I'm not saying that some of the players won't be completely deflated by the booing but I'm saying that you can't assume that it will make all of them play worse. I'm also saying that they should have experience of similar and worse previously and that if they can't handle it then no, they don't have any business playing for England in a World Cup.
 

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It depends what you mean by "handle". They're still going to do their job, but with a less-than-optimal mentality, and that decreases their chance of success. No one can say for certain what the overall effect will be- no one can say for certain what the overall effect of anything will be- but being booed by your own fans in the middle of a major tournament isn't considered likely to improve the quality of a team's football by very many people.
 

Marcuss

Hall of Fame Member
Booing does have merits. Has turned Eboue from a twisted joke into a cult hero of Arsenal fans. WAG.

But yeah, it's ok to boo so long as there is something to warrant booing. As has been mentioned before, lack of effort or manager sackings being two of the most common.
 

sledger

Spanish_Vicente
I find the suggestion that booing should be discouraged because it might upset the poor terribly fragile players somewhat facile tbh. Better wrap them up in cotton wool, and if the performance has been totally substandard, then never mind, better luck next time hey chaps, and if you're still feeling sad when you get back to your mansion, have a cry into that big pile of money of yours.
 

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Oh ****, I forgot that when they were offered a job that paid well they forfeited their ability to be people, therefore enabling them to not care when 30,000 of their own fans (whose country they represent entirely for non-monetary reasons) boo them off the park.
 

sledger

Spanish_Vicente
I'm planning on turning up for work tomorrow and just sitting around and doing a **** job of it all day. If my boss says this isn't up to standard, I'll throw a fit.
 

Uppercut

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That's pretty mean of him, especially considering you don't get paid for anything you're doing because you've all decided to donate all the fees to charity and work on a voluntary basis.
 

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Haha you can't turn an analogy literal when I've won the argument within the analogy! That's cheating :ranting:.
 

sledger

Spanish_Vicente
Haha, tbf I'm being overly cynical (probably). However, my point stands. If you take a job which you know full well will place you under a lot of pressure and will have you performing under the public eye you have to expect to come in for this sort of criticism if you aren't living up to your billing, and you can't throw your toys out of the pram when you've made a hash of something and you've been called for it. Politicians are exactly the same, you don't hear anyone saying "better not moan about David Blunkett's failings, he might **** up even worse next time". Slightly different case, obviously. But the principle remains the same, these are people who are happy to bask in the praise of the public when they've done something right, so them getting their backs up when they're receiving the opposite in light of a woeful shortcoming in terms of performance does not sit right with me. You can't have your cake and eat it etc.. etc... I appreciate that footballers are people too, but you know what the job is when you take it on. If you don't like it, then harden up or get out, imho.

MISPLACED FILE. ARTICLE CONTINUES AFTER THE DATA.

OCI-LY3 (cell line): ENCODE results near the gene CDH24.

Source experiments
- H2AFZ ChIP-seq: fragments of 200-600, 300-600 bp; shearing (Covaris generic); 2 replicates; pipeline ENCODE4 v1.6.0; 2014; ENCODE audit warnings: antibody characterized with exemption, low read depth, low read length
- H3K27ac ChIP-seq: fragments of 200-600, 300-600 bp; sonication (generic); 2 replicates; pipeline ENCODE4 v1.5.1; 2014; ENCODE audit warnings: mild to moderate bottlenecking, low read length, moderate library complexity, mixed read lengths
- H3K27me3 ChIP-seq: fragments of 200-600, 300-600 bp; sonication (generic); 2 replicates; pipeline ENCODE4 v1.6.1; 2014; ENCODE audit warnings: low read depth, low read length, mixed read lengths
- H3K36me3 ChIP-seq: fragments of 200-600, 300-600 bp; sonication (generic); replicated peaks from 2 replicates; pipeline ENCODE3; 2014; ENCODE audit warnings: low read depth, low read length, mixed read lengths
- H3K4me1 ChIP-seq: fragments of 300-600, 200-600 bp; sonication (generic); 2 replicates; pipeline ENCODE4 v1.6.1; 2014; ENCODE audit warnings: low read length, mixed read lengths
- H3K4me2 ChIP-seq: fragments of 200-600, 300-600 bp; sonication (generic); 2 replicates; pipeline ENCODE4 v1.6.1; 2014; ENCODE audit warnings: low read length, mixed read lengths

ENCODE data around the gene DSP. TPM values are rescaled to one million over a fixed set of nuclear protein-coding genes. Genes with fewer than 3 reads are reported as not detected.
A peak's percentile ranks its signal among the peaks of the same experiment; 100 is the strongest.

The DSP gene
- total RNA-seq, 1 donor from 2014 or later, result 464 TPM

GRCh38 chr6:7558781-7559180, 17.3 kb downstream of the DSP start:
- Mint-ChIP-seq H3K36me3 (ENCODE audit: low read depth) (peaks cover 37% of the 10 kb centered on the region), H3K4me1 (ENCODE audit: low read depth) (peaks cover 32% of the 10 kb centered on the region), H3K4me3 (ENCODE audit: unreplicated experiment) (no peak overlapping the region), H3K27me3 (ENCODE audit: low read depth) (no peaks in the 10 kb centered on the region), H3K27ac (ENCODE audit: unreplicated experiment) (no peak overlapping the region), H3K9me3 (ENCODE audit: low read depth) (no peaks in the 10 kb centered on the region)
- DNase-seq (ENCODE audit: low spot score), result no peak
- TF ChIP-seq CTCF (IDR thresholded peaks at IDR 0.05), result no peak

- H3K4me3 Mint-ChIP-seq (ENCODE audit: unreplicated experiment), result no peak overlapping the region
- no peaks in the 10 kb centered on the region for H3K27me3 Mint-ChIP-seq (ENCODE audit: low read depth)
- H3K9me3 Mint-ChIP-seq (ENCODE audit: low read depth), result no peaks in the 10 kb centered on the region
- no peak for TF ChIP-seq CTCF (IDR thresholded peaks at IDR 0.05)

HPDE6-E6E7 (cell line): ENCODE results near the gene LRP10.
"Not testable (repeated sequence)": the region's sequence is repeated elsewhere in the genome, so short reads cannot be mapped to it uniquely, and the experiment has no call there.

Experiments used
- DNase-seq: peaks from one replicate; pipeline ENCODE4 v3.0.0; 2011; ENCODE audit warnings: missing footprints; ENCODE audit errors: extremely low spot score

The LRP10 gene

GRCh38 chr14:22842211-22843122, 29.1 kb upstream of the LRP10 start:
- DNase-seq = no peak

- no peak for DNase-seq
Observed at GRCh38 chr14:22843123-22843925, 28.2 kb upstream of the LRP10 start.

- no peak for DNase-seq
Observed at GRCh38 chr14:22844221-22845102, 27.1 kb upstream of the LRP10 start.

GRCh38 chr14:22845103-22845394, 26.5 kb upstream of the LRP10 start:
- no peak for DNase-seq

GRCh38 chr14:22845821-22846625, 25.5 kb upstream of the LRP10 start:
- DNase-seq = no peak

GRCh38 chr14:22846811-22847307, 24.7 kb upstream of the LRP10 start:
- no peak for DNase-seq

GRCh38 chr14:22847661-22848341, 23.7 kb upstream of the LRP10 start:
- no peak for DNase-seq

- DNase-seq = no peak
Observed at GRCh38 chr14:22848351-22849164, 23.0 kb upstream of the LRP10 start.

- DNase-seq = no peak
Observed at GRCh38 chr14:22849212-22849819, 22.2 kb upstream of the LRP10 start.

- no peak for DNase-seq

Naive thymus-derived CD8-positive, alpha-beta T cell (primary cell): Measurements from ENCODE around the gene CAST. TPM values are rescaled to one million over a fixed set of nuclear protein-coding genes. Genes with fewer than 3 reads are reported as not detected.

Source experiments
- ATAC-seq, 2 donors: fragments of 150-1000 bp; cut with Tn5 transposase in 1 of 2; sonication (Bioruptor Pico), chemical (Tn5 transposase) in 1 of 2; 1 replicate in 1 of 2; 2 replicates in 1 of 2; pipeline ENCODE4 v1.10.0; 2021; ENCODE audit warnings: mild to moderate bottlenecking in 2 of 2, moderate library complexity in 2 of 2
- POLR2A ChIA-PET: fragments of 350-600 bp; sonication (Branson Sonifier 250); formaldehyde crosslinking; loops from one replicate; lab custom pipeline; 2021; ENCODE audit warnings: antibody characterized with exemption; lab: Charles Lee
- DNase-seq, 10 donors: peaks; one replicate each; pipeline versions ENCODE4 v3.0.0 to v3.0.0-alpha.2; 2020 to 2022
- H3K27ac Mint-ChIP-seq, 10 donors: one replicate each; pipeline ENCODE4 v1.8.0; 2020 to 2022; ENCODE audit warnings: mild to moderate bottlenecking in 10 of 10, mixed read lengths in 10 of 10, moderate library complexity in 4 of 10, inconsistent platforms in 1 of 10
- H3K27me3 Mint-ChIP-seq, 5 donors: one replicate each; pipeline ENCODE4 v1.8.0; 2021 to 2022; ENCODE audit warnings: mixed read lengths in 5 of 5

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The thing is, I completely agree. I don't think the players have any right to complain about the crowd booing them after a bad performance. They knew it would happen when they decided to go to the World Cup, and if they didn't then they should have.

I'm not discussing the actions of the players though, this thread is about the actions of the fans. The players, being people, will undoubtedly be affected by 30,000 of their own fans booing them. You can say they should "harden up" or "deal", and to some extent I agree, but leaving judgment of the players to one side for a brief moment, is it appropriate for fans to boo them, given that it's likely to make the side play worse? They can if they want, of course, but I don't think they can call themselves "supporters" if they do. Which is ironic, because they're generally the same fans who tear into the average non-obsessed football fan for not being a "real" supporter.
 

Burgey

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Two problems with that: firstly I don't think an expectation that England would beat a demonstrably inferior side like Algeria is ridiculous pressure & secondly it wasn't at the drop of a hat. It was at the arse end of the game when the players had shown neither the ability nor much of an inclination to score.
I wonder though, if the thought that England has some divine right to proclaim teams like Algeria as demosntrably inferiror is no small part of the problem.

Gerard expressed a similar view when he came off, his mindset basically just assuming the notion of Algeria being competitive is anathema.

Think that attitude from a pro is crap frankly. If that's the way they think then no wonder they played so listlessly, without any passion.

Seemed they were just waiting for someone else to make it fall into place.
 

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I don't think it's reasonable for English supporters to expect to beat Algeria 10 times out of 10, because football doesn't work like that. But it was the performance rather than the result which ground so many English gears, and I think that's fair.

Fair point on Gerrard's attitude though. Algeria haven't got the respect they deserve in the aftermath of the match.